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What is a Freedom of Information Request?

Region: Ontario Answer # 2113

Any individual can make a Freedom of Information (FOI) request to any organization covered by federal, provincial, or municipal privacy laws. The type of information available in an FOI search includes medical information, social insurance number information, criminal record information, and so on. This type of request also can be known by different names – Personal Information, or Access to Information – depending on the jurisdiction and the individual police service.

The person must first decide what type of information is sought and which organization is most likely to have the information. Otherwise, it is too cumbersome for the authorities to check all possible data banks. The application process and the way the information is presented vary depending on which government office is providing it.

Criminal records are most commonly held by local or regional police services and the RCMP. Privacy laws at every level give everyone the right to request access to their own criminal record information. A standard form is submitted to the relevant police service, along with a small processing fee.

When is information not disclosed?

Records must be disclosed unless they fall within an exemption. If disclosing some or all of a record would invade the personal privacy of third parties, threaten anyone’s health or safety, or harm law-enforcement efforts, then an institution may refuse to disclose it. This could be the case, for example, if the police want to keep a suspect’s identity secret for an ongoing investigation. In these situations, the police service could provide partial disclosure with a letter explaining the reasons for non-disclosure of the rest of the information.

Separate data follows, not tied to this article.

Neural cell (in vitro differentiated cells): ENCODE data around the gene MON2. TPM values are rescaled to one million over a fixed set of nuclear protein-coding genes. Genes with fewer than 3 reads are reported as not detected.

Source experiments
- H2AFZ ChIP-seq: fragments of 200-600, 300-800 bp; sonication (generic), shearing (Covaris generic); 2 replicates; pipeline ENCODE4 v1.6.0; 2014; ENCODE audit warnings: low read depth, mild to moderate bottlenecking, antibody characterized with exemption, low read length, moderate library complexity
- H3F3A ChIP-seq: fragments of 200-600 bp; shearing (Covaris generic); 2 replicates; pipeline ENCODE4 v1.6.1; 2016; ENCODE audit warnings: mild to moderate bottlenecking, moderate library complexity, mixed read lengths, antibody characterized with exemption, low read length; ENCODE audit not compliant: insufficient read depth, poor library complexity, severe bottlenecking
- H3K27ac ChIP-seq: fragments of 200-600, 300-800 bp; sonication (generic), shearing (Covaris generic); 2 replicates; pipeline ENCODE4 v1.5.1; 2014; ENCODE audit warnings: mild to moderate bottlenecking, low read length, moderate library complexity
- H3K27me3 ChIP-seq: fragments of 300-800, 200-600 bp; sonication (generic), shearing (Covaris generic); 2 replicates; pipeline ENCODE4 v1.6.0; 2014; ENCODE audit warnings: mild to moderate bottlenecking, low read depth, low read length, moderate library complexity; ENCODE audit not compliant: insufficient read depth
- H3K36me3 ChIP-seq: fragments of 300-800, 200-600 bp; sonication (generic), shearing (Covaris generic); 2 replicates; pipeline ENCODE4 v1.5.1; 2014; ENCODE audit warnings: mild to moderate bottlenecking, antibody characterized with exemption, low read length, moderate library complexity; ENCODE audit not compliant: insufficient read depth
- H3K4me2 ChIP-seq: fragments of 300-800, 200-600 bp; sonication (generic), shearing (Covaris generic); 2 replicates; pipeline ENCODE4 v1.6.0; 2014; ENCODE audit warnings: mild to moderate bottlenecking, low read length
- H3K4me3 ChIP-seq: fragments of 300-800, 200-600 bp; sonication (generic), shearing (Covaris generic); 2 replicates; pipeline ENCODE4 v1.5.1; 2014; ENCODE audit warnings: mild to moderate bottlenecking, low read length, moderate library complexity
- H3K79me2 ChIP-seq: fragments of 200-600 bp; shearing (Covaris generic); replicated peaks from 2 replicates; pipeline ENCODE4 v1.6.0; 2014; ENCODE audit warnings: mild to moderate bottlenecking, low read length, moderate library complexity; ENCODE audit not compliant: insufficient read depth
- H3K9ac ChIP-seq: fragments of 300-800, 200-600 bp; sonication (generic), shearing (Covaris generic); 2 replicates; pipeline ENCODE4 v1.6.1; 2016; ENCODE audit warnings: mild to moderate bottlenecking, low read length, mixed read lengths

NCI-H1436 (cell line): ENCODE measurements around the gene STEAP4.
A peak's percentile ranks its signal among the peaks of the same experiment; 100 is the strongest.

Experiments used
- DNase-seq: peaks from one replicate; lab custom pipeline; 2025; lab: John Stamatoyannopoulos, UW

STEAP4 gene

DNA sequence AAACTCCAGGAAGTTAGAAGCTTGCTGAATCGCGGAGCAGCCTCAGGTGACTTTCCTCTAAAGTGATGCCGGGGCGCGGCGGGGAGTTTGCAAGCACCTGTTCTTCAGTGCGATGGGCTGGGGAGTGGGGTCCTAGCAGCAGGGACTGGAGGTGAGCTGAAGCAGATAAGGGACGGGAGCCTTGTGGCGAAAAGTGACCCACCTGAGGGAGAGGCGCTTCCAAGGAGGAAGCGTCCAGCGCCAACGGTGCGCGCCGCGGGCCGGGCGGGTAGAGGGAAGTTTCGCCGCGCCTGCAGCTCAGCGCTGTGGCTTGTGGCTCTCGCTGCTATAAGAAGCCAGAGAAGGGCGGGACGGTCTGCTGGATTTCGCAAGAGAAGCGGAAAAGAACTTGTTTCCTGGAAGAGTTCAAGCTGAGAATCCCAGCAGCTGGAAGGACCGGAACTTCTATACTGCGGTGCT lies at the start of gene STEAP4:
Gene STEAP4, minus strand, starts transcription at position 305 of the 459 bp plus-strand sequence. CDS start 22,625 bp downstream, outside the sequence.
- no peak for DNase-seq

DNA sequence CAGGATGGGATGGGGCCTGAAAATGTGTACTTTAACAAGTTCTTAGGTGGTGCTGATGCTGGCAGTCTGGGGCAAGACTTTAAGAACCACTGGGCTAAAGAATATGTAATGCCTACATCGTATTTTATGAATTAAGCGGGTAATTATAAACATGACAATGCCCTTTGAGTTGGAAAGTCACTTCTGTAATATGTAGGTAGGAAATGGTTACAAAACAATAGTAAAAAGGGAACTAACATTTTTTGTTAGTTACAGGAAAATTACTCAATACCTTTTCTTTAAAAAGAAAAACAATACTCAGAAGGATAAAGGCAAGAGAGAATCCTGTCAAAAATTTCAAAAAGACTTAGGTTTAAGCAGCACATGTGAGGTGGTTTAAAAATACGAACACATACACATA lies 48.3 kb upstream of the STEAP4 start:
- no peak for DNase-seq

What if a request for information is denied?

If a police service refuses to disclose all or part of an individual’s criminal record, an appeal can be made to the appropriate information and privacy commissioner. Depending on the jurisdiction, the appeal process may include mediation. If there is no settlement at the mediation stage, an adjudicator will review the application and may investigate it, which could lead to a formal hearing and decision. A decision of the privacy commission can also be appealed to the court and ultimately decided there.

RCMP Privacy Act request

A request to the RCMP under the federal Privacy Act, will reveal personal information that the RCMP has about you. There is no cost for this search.

RCMP Access to Information Act request

A request to the RCMP under the Access to Information Act, will reveal any information that the RCMP  has on record that is not personal in nature, or is personal in nature, but is not about you. Before making a request to receive personal information for someone other than yourself, you must obtain the person’s written consent. In the case of someone who has died, you must provide a death certificate. The written consent with the person’s original signature must be submitted with the request (photocopies, emails and faxes are not accepted). The fee for this report is $5.

To erase your criminal record, call toll-free 1-877-219-1644 or learn more at Federal Pardon Waiver Services. It’s easier than you think.

If you have been charged with a criminal offence, refer to our criminal law section.


Federal Pardon Waiver – CR ON PFederal Pardon Waiver – CR ON P



								

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